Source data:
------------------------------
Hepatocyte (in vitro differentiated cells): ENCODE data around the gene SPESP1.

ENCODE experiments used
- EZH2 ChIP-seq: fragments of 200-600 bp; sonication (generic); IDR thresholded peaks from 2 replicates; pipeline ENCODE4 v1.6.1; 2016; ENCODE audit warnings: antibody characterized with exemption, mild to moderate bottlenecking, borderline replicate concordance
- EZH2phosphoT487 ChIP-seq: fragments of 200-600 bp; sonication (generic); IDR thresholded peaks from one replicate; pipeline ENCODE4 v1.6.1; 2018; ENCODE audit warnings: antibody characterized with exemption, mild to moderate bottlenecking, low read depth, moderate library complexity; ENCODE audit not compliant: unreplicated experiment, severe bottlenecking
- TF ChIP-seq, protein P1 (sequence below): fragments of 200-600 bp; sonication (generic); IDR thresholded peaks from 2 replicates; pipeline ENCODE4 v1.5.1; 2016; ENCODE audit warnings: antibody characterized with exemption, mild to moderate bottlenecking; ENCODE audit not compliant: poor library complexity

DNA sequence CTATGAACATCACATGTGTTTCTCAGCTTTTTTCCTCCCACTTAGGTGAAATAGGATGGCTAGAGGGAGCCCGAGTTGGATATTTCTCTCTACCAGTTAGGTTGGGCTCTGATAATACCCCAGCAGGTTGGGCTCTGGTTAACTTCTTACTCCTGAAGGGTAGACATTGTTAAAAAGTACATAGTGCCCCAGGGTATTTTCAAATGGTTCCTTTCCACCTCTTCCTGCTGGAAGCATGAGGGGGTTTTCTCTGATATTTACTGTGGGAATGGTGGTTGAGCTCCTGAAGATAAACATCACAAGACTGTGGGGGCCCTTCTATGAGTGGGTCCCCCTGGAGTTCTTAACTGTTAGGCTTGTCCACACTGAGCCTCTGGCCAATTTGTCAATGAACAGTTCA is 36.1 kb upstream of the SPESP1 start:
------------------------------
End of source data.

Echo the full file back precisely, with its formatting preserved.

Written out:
Hepatocyte (in vitro differentiated cells): ENCODE data around the gene SPESP1.

ENCODE experiments used
- EZH2 ChIP-seq: fragments of 200-600 bp; sonication (generic); IDR thresholded peaks from 2 replicates; pipeline ENCODE4 v1.6.1; 2016; ENCODE audit warnings: antibody characterized with exemption, mild to moderate bottlenecking, borderline replicate concordance
- EZH2phosphoT487 ChIP-seq: fragments of 200-600 bp; sonication (generic); IDR thresholded peaks from one replicate; pipeline ENCODE4 v1.6.1; 2018; ENCODE audit warnings: antibody characterized with exemption, mild to moderate bottlenecking, low read depth, moderate library complexity; ENCODE audit not compliant: unreplicated experiment, severe bottlenecking
- TF ChIP-seq, protein P1 (sequence below): fragments of 200-600 bp; sonication (generic); IDR thresholded peaks from 2 replicates; pipeline ENCODE4 v1.5.1; 2016; ENCODE audit warnings: antibody characterized with exemption, mild to moderate bottlenecking; ENCODE audit not compliant: poor library complexity

DNA sequence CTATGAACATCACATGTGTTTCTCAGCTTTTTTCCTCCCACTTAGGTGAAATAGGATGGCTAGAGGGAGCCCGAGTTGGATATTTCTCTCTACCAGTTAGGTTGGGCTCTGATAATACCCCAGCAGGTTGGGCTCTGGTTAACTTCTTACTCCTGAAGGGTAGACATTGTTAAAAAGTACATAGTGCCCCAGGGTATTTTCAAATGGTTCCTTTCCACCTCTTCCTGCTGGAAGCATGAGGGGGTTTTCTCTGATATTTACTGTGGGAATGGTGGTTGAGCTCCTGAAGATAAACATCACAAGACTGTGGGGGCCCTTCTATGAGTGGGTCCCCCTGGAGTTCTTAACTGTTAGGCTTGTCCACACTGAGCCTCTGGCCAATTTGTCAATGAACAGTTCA is 36.1 kb upstream of the SPESP1 start: